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I’m doing what I can to take care of my left foot and I’m thankful for the many blessings that have come my way as a senior citizen. These have been the golden years for Larry and I. We have traveled to Germany, Spain, Italy and Hawaii. We have biked throughout Illinois and Wisconsin and skied the hills of Wilmot and Colorado. We have been blessed with a good pension and a wonderful financial planner.

Now, we are called to sit on the shelf of life for awhile. This is not an easy task for the Schuerrs who have a bit of Bohemian in them. We love to travel and to enjoy new experiences and meet new people. We are gregarious. But what are we thankful at the time in life. We were able to visit our Montana family at Christmas and we have our daughter and her beautiful family 48 miles away from us. We were able to travel to Oahu, Hawaii in February and stay at a military resort called Hale Koa and a base called Hickam AFB. We spent 10 lovely days strolling this beautiful island and enjoying wonderful hikes and scenic ocean views. I close my eyes and hear the ocean, see the flowers and enjoy the beauty that surrounded me.

Skiing in beautiful CO.

Now we are learning new ways to deal with the stay at home order. We are finding that we can find happiness in simple ways. We have time now to enjoy the birds at our feeder, to cook delicious meals, to give to others in need and to develop our talents. We are getting to know the people in our neighborhood and to Zoom with friends and family. We hope that during this time we will become a better version of ourselves.

We have so much to be thankful for. Everyday, we find something to laugh about. Humor is of upmost importance. In fact, I wrote a story for Chicken Soup for the Soul, Laughter is the Best Medicine that was published. I love reading the stories before bedtime. At breakfast, we are planning our dinner menu. Larry has taken it to new heights creating tasty dishes. We can have an extravagant meal with wine and candle lights right here at home. We can enjoy our own yard as we watch the flowers bloom. I can write and play the piano and share it with friends and family. Right now, we are reading the book of James to glean morsels of advice on living a better life. That has led us to finding ways to give to people who are struggling financially at this time. We find that helping others has taken the focus off ourselves as it brings unexpected joy to others. We are following the guidelines to keep Covid-19 at bay.

An evening at the Hale Koa

Zoom has opened up a new world. I’m part of a book club that has 7 members and now 2 international members from Australia. Technology has opened up so many new doors for us. What can we learn to be a better version of ourselves during these days. What are you doing to brighten your days? Feel free to comment.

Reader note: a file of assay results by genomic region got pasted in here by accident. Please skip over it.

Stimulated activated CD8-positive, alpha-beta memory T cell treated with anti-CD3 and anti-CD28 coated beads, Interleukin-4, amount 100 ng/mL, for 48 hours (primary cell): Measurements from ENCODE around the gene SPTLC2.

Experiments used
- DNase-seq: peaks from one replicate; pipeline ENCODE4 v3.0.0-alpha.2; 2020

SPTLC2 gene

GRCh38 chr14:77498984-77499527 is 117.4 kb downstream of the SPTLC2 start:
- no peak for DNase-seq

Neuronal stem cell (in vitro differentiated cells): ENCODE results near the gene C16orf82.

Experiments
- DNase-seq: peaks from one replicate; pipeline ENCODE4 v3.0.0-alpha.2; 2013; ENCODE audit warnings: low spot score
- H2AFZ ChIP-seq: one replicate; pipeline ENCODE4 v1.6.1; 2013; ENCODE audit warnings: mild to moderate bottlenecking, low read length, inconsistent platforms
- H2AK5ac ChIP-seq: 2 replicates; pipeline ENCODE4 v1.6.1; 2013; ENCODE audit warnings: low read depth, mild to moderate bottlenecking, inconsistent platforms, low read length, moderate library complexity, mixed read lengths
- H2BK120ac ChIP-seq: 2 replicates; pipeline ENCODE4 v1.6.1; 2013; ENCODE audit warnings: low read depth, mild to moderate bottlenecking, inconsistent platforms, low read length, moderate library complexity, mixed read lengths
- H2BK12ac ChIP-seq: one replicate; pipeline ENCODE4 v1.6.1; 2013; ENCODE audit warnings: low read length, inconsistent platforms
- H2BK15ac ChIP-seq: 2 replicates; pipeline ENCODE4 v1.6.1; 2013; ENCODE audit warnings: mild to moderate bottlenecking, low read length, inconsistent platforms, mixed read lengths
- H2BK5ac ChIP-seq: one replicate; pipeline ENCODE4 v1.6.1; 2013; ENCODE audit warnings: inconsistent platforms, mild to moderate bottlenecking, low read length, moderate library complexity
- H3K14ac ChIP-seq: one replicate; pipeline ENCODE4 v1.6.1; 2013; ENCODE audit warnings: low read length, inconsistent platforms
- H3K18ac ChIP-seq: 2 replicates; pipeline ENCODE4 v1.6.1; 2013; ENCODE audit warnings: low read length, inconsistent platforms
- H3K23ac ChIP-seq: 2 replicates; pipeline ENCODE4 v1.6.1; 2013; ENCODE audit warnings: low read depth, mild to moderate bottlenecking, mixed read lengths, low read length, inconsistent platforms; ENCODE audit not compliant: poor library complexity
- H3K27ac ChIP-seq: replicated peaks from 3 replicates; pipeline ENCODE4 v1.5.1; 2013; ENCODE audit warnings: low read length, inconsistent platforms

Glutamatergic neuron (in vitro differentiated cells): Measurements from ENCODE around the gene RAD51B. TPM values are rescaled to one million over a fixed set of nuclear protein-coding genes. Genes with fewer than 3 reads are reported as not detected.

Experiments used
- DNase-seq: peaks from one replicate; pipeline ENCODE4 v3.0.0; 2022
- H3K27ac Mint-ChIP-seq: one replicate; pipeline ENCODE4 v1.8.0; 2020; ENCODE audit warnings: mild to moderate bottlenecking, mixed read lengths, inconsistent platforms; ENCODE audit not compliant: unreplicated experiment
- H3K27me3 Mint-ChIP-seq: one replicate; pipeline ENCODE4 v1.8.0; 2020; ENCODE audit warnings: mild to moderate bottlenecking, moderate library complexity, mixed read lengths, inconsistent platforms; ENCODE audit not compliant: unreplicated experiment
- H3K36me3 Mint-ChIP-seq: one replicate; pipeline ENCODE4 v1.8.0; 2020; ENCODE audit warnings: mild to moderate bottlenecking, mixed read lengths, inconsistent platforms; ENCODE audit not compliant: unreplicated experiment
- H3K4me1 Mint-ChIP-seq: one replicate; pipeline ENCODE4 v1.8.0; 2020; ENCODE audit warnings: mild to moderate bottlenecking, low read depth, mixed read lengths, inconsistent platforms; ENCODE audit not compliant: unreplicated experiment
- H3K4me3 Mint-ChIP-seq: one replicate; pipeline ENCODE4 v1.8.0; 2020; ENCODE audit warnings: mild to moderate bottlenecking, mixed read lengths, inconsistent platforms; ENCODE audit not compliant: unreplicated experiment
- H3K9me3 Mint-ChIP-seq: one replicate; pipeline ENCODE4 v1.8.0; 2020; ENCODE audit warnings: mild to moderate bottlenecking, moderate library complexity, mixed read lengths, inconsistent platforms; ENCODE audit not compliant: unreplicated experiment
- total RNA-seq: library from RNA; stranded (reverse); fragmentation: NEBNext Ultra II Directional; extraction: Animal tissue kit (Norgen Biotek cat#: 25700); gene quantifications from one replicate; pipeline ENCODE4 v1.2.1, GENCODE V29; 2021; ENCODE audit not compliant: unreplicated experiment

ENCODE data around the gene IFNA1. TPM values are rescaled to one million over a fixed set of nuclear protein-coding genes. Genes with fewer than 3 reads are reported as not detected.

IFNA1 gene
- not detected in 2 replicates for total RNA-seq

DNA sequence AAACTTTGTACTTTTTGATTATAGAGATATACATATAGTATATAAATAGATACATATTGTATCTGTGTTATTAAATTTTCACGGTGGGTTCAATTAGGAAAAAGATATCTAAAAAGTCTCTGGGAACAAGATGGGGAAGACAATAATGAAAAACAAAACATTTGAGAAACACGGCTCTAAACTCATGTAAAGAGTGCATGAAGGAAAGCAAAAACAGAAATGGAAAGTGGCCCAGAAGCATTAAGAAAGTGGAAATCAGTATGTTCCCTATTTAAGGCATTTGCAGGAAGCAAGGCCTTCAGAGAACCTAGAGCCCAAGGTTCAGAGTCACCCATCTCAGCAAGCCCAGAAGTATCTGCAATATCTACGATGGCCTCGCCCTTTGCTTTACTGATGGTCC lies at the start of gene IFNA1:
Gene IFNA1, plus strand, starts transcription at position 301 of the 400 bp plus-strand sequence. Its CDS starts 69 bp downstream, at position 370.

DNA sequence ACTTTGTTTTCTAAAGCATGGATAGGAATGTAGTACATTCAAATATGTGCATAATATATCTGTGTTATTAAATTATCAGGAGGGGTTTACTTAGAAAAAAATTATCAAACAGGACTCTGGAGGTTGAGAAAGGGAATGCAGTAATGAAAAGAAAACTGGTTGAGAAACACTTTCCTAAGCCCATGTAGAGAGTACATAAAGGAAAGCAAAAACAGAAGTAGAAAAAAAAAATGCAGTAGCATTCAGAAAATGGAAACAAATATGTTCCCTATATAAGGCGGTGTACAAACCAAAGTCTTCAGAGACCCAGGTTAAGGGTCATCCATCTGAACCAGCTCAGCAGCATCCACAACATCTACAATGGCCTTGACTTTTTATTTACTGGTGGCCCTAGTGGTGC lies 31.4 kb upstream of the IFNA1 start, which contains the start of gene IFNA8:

My wonderful book club friends
Julie and family in Lake Geneva, WI
My daughter Deborah with granddaughter Natalie at a concert near the Bean in Chicago.
My son Aaron Schuerr

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National Lake Shore Indiana

easter 2020-a most unusual time

I heard a flock of sand hill cranes overhead beckoning the end of winter. I even saw three fox pups frolicking in our yard. Despite seeing snow flakes today, April 9th, the trees are budding, the crocuses have pushed their faces toward the heavens and the days are getting pleasantly longer. Yes, what looked like death is certainly now alive. Nature is such a beautiful picture of the resurrection of Christ. In the background, I love listening to Handel’s Messiah and the song, I Know that My Redeemer Lives”. It is the perfect Passover/Easter message.

This has been a very difficult month with the unseen enemy lurching in all corners of our nation waiting to prey on young and old alike. It is no respecter of social economic status-willing to target even the likes of Prime Minister Boris Johnson and actor, Tom Hanks. The stories of it’s capricious nature is the subject of our daily news. Covid-19 as of April 11th has infected 423,135 and killed 14,390 just in the US. Worldwide 105,722 have died from the virus. We are making progress in remedying the invader by practicing social distancing, isolating ourselves in our homes and wearing masks. We hope these activities will vanquish the enemy. At this point, all of our idols are being torn down and we are scrambling like Humpty Dumpty to put the world back together again. Many of us are resorting to Zoom to celebrate Easter this year. We can’t help but reflect on our lives, our families, our occupations and our relationship with the living God. We are cornered. The distractions have been relegated to the four walls of our homes, our yards and occasional walks in our neighborhoods.